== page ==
A Turing machine is a theoretical device that manipulates symbols contained on a strip of tape. Despite its simplicity, a Turing machine can be adapted to simulate the logic of any computer algorithm, and is particularly useful in explaining the functions of a CPU inside of a computer.

A Turing machine that is able to simulate any other Turing machine is called a Universal Turing machine (UTM, or simply a universal machine).

Many misunderstandings of Turing machine

There are several wrong and misleading concepts considering Turing machine TM, argued by Andrew Wells[1].

The correct concept includes the facts that TM should have a finite control automaton, a register or similar to save status and an ability to read and write and a tape or similar as a memory. Many times persons define TM too specified, although its origin describes a person making computations.

Cognitive approach for Turing machine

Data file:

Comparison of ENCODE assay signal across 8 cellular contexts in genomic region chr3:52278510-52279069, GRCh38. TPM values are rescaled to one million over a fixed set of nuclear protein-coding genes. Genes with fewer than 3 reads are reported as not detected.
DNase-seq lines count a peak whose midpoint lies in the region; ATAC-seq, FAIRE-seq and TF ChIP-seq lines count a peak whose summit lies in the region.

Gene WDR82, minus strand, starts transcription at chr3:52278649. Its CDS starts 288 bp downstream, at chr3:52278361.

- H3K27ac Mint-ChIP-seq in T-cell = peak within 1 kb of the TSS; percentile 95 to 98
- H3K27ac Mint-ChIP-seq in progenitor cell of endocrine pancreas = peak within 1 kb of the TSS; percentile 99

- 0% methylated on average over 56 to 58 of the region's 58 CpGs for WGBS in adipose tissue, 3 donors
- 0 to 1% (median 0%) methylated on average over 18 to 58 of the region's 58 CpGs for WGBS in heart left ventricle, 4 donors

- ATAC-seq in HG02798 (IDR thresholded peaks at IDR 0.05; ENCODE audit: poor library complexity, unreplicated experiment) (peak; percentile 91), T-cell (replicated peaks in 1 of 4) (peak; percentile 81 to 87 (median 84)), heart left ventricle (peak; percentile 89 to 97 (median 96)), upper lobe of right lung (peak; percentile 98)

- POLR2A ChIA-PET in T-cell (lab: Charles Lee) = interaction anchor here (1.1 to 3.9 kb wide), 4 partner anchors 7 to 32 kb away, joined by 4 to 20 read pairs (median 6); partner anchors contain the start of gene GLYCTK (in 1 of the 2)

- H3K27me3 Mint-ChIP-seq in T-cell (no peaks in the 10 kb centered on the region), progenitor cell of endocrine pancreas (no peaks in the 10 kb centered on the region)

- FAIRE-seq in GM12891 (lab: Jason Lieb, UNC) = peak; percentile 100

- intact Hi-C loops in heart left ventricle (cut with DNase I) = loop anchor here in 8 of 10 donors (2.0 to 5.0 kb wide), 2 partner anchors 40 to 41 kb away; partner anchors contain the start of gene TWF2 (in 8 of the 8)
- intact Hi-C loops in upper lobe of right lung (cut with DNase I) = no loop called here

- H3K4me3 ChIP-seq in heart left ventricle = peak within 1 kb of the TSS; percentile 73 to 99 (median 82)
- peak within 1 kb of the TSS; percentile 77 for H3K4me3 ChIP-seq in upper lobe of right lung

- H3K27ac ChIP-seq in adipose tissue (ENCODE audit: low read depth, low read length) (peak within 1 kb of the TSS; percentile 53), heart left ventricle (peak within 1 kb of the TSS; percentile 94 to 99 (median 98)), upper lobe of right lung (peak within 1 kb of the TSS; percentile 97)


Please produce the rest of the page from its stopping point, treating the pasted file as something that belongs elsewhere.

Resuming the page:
From the cognitive approach Turing machine is a concept to model a human making computations. It is then a simple problem solving framework with in-built rules, which model the finite control automaton [2].

There is much information relating to cognitive architectures, symbolic paradigm and how our mind works, also criticism.

Symbolic analysis

Symbolic analysis (SAM) is a framework, which has been built based on automata defined by the corresponding symbols. Together the symbols and their original semantics (command facts) build cognitive models from the source code.  For more information, see KnowledgeWare.

Some links:

  • [1] A. Wells: Rethinking Cognitive Computation (Palgrave).
  • [2[ H. Putnam: Mind, language and reality
  • [3] T. Fodor: The mind doesn’t work that way.